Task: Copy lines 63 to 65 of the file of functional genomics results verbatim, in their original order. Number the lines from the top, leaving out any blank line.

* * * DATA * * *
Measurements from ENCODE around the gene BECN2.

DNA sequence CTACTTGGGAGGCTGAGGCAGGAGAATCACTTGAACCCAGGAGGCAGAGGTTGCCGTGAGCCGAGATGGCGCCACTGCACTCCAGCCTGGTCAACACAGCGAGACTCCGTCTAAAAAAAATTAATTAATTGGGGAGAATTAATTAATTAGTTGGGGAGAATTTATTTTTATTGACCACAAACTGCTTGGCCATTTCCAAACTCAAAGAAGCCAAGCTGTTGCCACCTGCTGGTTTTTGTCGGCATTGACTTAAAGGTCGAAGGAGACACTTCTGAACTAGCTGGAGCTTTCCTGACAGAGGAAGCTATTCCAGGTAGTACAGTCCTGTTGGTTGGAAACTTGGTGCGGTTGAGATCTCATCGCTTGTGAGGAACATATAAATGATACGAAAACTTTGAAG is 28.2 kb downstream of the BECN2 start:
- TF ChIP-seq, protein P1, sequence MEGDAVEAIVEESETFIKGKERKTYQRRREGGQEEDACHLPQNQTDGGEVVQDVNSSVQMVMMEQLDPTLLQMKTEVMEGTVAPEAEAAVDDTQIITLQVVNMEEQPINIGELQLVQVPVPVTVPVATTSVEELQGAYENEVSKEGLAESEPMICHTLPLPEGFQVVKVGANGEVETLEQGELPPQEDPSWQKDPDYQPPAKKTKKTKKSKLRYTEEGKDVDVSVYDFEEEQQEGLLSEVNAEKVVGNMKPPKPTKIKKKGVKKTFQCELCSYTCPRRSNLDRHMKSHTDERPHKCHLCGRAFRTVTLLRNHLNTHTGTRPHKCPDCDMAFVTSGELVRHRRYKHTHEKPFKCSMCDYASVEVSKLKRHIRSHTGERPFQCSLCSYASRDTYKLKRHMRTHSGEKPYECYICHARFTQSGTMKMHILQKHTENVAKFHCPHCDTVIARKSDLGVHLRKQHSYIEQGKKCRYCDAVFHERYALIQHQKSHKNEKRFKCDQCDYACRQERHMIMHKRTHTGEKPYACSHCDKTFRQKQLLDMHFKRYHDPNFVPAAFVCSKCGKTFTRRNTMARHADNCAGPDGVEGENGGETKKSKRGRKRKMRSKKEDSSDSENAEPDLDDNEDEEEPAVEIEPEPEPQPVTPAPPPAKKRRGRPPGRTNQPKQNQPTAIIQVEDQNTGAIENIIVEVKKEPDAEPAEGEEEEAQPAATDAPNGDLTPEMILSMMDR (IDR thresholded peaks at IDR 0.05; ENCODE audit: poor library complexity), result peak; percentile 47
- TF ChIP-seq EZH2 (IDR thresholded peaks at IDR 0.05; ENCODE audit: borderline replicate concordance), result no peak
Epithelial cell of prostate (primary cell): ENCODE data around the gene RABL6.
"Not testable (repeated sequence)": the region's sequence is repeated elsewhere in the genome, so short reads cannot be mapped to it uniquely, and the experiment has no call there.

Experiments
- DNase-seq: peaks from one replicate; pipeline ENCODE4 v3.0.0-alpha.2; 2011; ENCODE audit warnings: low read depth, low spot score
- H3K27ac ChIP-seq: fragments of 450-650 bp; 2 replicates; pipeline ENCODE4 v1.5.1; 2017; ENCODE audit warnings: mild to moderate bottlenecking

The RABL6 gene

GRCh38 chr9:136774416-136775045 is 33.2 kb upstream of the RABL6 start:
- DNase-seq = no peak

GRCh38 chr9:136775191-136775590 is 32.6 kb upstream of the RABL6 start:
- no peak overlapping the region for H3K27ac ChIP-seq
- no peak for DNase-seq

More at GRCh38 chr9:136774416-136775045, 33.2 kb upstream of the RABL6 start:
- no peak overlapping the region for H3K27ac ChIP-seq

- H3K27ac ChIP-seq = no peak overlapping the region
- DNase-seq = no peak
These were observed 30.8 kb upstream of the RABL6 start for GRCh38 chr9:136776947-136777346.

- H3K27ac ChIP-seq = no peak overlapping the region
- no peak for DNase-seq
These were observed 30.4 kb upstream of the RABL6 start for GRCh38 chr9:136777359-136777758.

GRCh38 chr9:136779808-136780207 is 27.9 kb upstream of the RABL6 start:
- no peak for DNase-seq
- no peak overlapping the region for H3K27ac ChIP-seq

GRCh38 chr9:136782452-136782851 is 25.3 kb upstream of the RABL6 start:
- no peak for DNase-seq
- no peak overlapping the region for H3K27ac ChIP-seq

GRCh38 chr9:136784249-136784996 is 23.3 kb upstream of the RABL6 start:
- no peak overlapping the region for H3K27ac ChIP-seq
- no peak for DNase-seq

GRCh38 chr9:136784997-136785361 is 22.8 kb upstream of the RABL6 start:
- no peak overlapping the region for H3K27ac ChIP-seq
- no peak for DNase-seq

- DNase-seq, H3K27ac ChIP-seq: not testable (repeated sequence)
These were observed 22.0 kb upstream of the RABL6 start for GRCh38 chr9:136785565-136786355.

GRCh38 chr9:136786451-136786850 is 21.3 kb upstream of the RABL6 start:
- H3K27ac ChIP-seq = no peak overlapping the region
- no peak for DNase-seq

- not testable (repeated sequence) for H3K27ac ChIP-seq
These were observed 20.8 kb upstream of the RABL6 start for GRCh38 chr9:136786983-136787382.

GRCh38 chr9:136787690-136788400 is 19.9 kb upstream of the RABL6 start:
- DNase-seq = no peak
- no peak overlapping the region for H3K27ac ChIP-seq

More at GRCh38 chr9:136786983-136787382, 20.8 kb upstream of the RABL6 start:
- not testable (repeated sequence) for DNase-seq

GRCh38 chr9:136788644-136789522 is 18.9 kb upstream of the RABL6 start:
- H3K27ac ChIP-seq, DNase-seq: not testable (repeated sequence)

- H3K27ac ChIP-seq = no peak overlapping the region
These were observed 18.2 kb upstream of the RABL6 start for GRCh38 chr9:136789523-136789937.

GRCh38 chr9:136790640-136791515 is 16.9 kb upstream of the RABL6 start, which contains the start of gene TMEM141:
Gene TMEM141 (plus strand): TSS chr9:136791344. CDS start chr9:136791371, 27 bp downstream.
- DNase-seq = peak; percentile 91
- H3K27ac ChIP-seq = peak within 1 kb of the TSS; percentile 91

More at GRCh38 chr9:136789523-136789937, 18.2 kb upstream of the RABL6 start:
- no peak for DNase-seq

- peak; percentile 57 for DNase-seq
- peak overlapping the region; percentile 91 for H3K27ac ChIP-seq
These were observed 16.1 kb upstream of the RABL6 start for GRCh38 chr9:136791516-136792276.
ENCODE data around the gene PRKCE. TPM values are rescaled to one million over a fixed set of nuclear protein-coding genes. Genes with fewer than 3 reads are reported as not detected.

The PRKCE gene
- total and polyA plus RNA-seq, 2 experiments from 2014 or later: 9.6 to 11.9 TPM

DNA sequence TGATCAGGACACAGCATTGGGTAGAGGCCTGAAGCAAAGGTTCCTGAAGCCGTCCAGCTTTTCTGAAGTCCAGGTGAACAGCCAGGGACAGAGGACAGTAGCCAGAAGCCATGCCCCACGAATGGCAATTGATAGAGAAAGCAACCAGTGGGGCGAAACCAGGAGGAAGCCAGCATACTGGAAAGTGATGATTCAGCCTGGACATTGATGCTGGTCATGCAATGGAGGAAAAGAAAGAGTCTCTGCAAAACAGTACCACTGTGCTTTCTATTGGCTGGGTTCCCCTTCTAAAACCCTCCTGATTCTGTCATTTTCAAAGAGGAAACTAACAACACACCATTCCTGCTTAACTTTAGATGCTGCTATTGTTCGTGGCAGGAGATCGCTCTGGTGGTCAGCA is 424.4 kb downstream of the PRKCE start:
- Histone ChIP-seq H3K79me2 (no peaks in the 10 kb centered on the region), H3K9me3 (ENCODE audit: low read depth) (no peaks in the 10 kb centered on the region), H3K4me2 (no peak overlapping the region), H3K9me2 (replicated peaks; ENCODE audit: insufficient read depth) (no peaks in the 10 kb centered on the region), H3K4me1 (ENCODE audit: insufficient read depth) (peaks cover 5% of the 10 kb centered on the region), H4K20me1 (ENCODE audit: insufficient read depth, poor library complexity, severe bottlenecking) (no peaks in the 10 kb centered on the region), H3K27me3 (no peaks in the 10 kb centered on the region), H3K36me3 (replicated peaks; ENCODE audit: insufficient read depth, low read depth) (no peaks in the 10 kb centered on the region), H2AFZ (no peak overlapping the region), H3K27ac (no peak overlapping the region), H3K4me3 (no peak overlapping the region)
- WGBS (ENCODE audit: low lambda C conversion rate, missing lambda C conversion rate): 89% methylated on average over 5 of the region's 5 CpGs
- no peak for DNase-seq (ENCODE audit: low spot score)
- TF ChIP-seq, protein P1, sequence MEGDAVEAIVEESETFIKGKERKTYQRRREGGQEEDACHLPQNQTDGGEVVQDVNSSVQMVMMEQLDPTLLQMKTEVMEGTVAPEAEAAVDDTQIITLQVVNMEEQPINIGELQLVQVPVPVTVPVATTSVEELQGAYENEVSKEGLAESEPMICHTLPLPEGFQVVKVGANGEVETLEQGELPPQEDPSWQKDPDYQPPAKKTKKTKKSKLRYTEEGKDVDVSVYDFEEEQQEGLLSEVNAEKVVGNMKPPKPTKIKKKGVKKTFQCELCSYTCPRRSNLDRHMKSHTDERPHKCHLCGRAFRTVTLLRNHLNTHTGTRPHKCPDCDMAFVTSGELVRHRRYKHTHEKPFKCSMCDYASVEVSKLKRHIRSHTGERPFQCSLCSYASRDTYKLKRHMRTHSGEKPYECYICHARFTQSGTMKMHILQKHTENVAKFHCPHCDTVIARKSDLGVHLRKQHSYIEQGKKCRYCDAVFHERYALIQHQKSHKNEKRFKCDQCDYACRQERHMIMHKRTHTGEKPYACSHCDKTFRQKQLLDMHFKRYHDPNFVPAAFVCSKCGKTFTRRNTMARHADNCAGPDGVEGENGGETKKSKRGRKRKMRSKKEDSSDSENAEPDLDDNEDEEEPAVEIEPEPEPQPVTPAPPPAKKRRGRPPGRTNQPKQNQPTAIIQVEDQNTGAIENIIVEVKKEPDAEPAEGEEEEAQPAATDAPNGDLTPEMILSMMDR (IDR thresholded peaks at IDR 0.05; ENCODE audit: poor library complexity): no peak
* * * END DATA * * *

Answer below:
- total and polyA plus RNA-seq, 2 experiments from 2014 or later: 9.6 to 11.9 TPM

DNA sequence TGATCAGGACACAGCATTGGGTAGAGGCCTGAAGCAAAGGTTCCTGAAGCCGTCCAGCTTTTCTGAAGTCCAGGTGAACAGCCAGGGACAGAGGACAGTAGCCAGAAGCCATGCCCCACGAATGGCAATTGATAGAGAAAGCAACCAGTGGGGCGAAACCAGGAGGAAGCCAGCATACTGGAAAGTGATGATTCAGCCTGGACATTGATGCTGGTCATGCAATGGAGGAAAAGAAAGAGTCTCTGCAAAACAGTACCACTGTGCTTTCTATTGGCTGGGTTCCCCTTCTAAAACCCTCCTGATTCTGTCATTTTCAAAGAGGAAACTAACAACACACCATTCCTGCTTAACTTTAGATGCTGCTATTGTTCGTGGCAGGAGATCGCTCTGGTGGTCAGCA is 424.4 kb downstream of the PRKCE start:
- Histone ChIP-seq H3K79me2 (no peaks in the 10 kb centered on the region), H3K9me3 (ENCODE audit: low read depth) (no peaks in the 10 kb centered on the region), H3K4me2 (no peak overlapping the region), H3K9me2 (replicated peaks; ENCODE audit: insufficient read depth) (no peaks in the 10 kb centered on the region), H3K4me1 (ENCODE audit: insufficient read depth) (peaks cover 5% of the 10 kb centered on the region), H4K20me1 (ENCODE audit: insufficient read depth, poor library complexity, severe bottlenecking) (no peaks in the 10 kb centered on the region), H3K27me3 (no peaks in the 10 kb centered on the region), H3K36me3 (replicated peaks; ENCODE audit: insufficient read depth, low read depth) (no peaks in the 10 kb centered on the region), H2AFZ (no peak overlapping the region), H3K27ac (no peak overlapping the region), H3K4me3 (no peak overlapping the region)